155 Engineering exams were failed in the last ten yearsLouis Ashworth

For many Cambridge students, failure is a foreign concept. Fortunately, for most, the prospect will remain distant throughout their University career, as between the academic years of 2006-07 to 2016-17, just 891 failed examination results were recorded, marking only a tiny fraction of students entered for examination at the University during this period.

Although student numbers are approximately equal, the sciences saw a significantly greater number of failures, 753, than the arts, humanities and social sciences, which saw just 138.

Excluding Medicine, in which most of the 332 failures came about in the final clinical examinations, rather than University administered Tripos exams, Engineering was the subject with the greatest total number of failures­­­­­­, at 155, followed closely by Natural Sciences, with 134.

Engineering is a four-year course, for which the second greatest number of students – 334 – were accepted in 2017. While Natural Sciences’ student numbers dwarf all other subjects, with 629 students accepted in the 2017 admissions cycle, the failure rates remain disproportionately large even when accounting for these factors.

Asked about the relatively high number of failures in her subject, Dr Claire Barlow, deputy head of the Cambridge Engineering Department, said that the “very analytical” Cambridge Engineering course “doesn’t suit everyone” and acknowledged that a “small proportion of students do fail - typically below 1%, and most commonly in the first year”. However, she explained that “such students typically start again at other universities and do very well indeed”.

English, the second largest of the arts and humanities according to the 2017 admissions statistics, claimed a comparatively tiny number of failures, with just four across the 11-year period. Meanwhile Law, whose student numbers are only slightly greater than English, saw the most failures of any arts or humanities subject, with 21 failures, nine of which occurred in the first year of study. History followed close behind, with 20 failures, of which 16 took place in preliminary examinations.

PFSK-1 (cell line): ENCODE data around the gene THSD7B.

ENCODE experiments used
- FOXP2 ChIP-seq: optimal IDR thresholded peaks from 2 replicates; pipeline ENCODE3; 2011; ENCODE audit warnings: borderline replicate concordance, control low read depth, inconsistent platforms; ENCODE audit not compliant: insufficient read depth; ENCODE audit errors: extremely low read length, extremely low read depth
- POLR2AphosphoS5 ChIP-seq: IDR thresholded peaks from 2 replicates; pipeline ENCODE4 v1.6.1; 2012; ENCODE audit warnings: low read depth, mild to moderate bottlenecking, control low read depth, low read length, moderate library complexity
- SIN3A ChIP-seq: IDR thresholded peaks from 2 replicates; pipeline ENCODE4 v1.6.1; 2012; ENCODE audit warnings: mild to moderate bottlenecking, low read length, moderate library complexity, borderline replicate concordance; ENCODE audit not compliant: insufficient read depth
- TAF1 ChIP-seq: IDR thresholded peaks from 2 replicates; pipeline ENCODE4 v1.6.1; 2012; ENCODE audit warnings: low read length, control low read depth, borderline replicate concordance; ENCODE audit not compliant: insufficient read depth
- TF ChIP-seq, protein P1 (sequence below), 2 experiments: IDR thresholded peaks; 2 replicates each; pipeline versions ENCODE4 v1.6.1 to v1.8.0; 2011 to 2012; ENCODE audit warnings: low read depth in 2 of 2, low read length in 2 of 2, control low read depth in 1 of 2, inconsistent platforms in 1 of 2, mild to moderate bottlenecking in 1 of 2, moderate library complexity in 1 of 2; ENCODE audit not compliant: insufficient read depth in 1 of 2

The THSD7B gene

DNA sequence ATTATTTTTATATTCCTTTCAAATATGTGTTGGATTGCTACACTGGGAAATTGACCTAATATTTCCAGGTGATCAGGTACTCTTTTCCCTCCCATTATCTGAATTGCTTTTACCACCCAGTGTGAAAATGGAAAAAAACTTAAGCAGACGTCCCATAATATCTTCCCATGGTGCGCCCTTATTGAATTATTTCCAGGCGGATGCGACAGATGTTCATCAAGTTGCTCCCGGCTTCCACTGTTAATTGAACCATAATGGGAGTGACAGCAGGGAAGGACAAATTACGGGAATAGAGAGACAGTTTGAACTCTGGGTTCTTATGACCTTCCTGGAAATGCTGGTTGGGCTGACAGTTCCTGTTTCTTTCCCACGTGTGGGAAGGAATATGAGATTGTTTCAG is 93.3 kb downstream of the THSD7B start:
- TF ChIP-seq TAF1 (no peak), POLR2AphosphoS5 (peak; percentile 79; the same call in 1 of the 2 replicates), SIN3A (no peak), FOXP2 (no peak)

Disparities are seen, too, between University years, with finalists significantly less likely to fail than those at the beginning of their degrees. The exception to this was in Medicine and Veterinary Medicine, where the number of failing students increased in their clinical exams, sat at the end of their final three years. Unlike the majority of Tripos examinations, it is possible to resit these.

Not a single student failed first year Land Economy or Geography – in fact, only one student failed any part of the geography tripos across the entire 11-year period, the least of any subject offered at the University, despite the fact that Geography, which accepted 90 students in 2017, is far from the smallest subject in terms of enrolment.

Professor Ash Amin, head of the Geography department, said that the “very robust teaching administration and procedures, including excellent feedback and consultation with students through students reps and the Staff Student Committee” of the Geography department “helps us pick up on any problems early on”. Amin said that by allowing specialisation in second and third year, they students were able “to work in areas suited to their talents and interests”; while the “relatively small” nature of their department means they are able “to spot anyone in difficulty early on”.


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The standard University response to examination failure is to prevent a student from continuing with their course, excluding preliminary examinations, in which failure does not “debar you from being a candidate for any subsequent Tripos examination”. Circumstances are, however, taken into account, with allowances made for those experiencing hardship.

Asked about responses to failure, Dr Juliet Foster, senior tutor at Murray Edwards College, affirmed that incidents of exam failure are treated “on a case-by-case basis”, including discussion of the situation with the student and consideration of “any medical or tutorial issues”. This response was echoed by Richard Partington, senior tutor at Churchill College, who explained that the college would make an appeal to the Applications Committee if it is clear that there are “significant extenuating circumstances”, adding that this is “usually on the basis of illness but sometimes through other, grave cause”.

Discussing the formal process following exam failure, Newnham College’s senior tutor, Professor Liba Taub, said that they take each case as it comes, explaining that “a group of senior members of the college would hear from you and your director of studies, look at your supervision reports, hear from your tutor and consider extenuating circumstances”.

Appeals usually serve to allow a student to continue to the next stage of their degree or, if they are a finalist, to be deemed “Declared to have Deserved Honours” (DDH), allowing them to graduate with an honours degree. If this is deemed inappropriate by the University, a student may be awarded an Ordinary Degree, which also allows them to graduate without honours.

Senior tutors were keen to emphasise that failure, though it is a serious matter, is extremely rare, a message which is indeed supported by the data.

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